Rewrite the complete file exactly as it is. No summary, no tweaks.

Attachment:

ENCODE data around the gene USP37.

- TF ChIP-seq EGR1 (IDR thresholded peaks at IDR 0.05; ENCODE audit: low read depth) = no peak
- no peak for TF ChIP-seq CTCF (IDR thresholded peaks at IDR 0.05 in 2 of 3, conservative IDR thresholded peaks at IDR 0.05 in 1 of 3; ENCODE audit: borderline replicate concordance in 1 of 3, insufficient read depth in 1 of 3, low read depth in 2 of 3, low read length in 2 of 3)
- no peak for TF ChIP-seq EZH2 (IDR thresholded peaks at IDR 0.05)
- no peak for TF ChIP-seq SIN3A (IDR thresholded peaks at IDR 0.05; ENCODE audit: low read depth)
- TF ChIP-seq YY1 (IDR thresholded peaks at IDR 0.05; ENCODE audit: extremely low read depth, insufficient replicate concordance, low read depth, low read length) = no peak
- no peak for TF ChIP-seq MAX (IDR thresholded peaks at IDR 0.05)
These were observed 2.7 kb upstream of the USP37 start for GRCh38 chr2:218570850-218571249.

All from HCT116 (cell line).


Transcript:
ENCODE data around the gene USP37.

- TF ChIP-seq EGR1 (IDR thresholded peaks at IDR 0.05; ENCODE audit: low read depth) = no peak
- no peak for TF ChIP-seq CTCF (IDR thresholded peaks at IDR 0.05 in 2 of 3, conservative IDR thresholded peaks at IDR 0.05 in 1 of 3; ENCODE audit: borderline replicate concordance in 1 of 3, insufficient read depth in 1 of 3, low read depth in 2 of 3, low read length in 2 of 3)
- no peak for TF ChIP-seq EZH2 (IDR thresholded peaks at IDR 0.05)
- no peak for TF ChIP-seq SIN3A (IDR thresholded peaks at IDR 0.05; ENCODE audit: low read depth)
- TF ChIP-seq YY1 (IDR thresholded peaks at IDR 0.05; ENCODE audit: extremely low read depth, insufficient replicate concordance, low read depth, low read length) = no peak
- no peak for TF ChIP-seq MAX (IDR thresholded peaks at IDR 0.05)
These were observed 2.7 kb upstream of the USP37 start for GRCh38 chr2:218570850-218571249.

All from HCT116 (cell line).